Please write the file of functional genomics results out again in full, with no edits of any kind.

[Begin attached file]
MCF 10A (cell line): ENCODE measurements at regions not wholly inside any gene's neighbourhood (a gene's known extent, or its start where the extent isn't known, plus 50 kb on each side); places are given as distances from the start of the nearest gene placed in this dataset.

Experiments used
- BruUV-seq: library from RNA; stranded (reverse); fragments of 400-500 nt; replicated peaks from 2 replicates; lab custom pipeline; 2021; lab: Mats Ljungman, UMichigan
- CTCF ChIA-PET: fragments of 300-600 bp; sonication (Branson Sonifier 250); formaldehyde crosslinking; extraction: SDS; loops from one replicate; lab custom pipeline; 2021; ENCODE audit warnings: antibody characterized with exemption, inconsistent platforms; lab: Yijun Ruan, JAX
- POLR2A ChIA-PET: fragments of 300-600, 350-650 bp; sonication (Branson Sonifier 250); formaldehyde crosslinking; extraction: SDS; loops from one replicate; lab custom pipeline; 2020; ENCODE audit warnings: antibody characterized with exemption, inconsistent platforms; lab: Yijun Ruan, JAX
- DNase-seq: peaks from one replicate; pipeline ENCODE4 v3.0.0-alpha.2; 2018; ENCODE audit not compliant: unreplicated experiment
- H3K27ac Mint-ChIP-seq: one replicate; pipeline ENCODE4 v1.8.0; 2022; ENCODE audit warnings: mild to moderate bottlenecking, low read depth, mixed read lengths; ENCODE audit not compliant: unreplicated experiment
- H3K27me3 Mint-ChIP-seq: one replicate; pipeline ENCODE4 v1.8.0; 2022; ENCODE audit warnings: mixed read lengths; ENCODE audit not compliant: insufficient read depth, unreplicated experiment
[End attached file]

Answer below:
MCF 10A (cell line): ENCODE measurements at regions not wholly inside any gene's neighbourhood (a gene's known extent, or its start where the extent isn't known, plus 50 kb on each side); places are given as distances from the start of the nearest gene placed in this dataset.

Experiments used
- BruUV-seq: library from RNA; stranded (reverse); fragments of 400-500 nt; replicated peaks from 2 replicates; lab custom pipeline; 2021; lab: Mats Ljungman, UMichigan
- CTCF ChIA-PET: fragments of 300-600 bp; sonication (Branson Sonifier 250); formaldehyde crosslinking; extraction: SDS; loops from one replicate; lab custom pipeline; 2021; ENCODE audit warnings: antibody characterized with exemption, inconsistent platforms; lab: Yijun Ruan, JAX
- POLR2A ChIA-PET: fragments of 300-600, 350-650 bp; sonication (Branson Sonifier 250); formaldehyde crosslinking; extraction: SDS; loops from one replicate; lab custom pipeline; 2020; ENCODE audit warnings: antibody characterized with exemption, inconsistent platforms; lab: Yijun Ruan, JAX
- DNase-seq: peaks from one replicate; pipeline ENCODE4 v3.0.0-alpha.2; 2018; ENCODE audit not compliant: unreplicated experiment
- H3K27ac Mint-ChIP-seq: one replicate; pipeline ENCODE4 v1.8.0; 2022; ENCODE audit warnings: mild to moderate bottlenecking, low read depth, mixed read lengths; ENCODE audit not compliant: unreplicated experiment
- H3K27me3 Mint-ChIP-seq: one replicate; pipeline ENCODE4 v1.8.0; 2022; ENCODE audit warnings: mixed read lengths; ENCODE audit not compliant: insufficient read depth, unreplicated experiment